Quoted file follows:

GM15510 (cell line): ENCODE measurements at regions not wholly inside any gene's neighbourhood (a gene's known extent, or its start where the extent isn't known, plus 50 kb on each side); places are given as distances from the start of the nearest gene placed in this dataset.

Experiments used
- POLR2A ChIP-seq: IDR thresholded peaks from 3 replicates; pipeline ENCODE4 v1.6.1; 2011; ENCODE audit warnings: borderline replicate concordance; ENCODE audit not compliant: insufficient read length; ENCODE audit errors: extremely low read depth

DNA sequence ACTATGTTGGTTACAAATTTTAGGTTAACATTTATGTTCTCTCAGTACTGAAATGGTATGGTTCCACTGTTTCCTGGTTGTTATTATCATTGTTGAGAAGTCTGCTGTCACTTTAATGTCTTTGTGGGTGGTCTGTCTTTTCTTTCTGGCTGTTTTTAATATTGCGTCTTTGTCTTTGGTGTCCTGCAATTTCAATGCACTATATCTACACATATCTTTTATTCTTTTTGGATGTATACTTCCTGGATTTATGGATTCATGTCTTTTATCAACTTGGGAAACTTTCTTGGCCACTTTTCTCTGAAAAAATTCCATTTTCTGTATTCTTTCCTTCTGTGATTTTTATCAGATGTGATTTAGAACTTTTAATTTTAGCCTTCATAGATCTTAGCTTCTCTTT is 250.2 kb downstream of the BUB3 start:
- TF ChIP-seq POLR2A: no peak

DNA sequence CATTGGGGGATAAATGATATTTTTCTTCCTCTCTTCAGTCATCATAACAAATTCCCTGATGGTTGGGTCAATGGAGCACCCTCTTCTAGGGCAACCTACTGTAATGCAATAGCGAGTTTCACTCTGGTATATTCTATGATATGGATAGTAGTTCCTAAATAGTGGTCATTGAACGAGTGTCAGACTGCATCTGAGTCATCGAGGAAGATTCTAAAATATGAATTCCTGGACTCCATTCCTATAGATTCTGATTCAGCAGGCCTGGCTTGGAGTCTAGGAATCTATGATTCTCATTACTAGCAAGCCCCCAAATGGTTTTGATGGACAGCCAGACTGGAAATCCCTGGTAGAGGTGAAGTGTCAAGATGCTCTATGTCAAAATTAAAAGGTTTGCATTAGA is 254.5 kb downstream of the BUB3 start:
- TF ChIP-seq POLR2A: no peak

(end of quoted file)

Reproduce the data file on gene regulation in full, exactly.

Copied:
GM15510 (cell line): ENCODE measurements at regions not wholly inside any gene's neighbourhood (a gene's known extent, or its start where the extent isn't known, plus 50 kb on each side); places are given as distances from the start of the nearest gene placed in this dataset.

Experiments used
- POLR2A ChIP-seq: IDR thresholded peaks from 3 replicates; pipeline ENCODE4 v1.6.1; 2011; ENCODE audit warnings: borderline replicate concordance; ENCODE audit not compliant: insufficient read length; ENCODE audit errors: extremely low read depth

DNA sequence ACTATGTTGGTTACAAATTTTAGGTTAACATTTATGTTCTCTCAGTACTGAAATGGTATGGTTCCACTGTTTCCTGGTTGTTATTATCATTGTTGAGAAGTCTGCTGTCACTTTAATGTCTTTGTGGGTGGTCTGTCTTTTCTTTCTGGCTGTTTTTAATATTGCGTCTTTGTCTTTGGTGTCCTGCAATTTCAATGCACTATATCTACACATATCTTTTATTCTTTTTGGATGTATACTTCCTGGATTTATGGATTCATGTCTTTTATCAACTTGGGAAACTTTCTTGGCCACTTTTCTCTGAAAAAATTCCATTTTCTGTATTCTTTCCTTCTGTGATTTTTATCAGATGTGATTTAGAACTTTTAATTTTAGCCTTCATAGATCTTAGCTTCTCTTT is 250.2 kb downstream of the BUB3 start:
- TF ChIP-seq POLR2A: no peak

DNA sequence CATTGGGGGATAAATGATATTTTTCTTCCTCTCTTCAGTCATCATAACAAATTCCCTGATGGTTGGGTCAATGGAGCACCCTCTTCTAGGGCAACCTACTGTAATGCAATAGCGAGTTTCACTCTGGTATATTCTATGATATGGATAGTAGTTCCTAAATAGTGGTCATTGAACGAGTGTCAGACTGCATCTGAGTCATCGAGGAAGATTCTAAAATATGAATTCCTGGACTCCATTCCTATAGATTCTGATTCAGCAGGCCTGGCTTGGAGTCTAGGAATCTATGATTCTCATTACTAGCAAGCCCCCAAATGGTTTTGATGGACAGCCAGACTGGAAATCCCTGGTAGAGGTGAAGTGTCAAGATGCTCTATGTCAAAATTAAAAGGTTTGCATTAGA is 254.5 kb downstream of the BUB3 start:
- TF ChIP-seq POLR2A: no peak